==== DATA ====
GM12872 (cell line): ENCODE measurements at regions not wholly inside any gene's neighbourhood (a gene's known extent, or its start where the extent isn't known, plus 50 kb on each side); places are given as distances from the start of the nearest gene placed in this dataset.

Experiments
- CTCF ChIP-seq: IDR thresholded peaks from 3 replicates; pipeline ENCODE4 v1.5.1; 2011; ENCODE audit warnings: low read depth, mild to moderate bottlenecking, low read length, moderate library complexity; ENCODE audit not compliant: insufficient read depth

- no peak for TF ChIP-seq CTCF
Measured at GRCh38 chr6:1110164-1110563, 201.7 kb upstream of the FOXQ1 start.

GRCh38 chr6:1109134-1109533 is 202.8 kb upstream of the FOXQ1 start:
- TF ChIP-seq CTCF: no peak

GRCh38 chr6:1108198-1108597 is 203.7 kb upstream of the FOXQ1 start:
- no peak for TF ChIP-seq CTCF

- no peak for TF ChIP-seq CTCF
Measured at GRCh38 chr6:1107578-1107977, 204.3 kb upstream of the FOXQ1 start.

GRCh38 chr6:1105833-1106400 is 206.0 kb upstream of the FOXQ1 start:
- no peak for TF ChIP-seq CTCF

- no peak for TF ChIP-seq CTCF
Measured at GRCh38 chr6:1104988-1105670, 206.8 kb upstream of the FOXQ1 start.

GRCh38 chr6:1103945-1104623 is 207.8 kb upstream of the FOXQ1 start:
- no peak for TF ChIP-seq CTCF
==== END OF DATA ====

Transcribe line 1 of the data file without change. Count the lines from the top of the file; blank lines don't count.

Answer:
GM12872 (cell line): ENCODE measurements at regions not wholly inside any gene's neighbourhood (a gene's known extent, or its start where the extent isn't known, plus 50 kb on each side); places are given as distances from the start of the nearest gene placed in this dataset.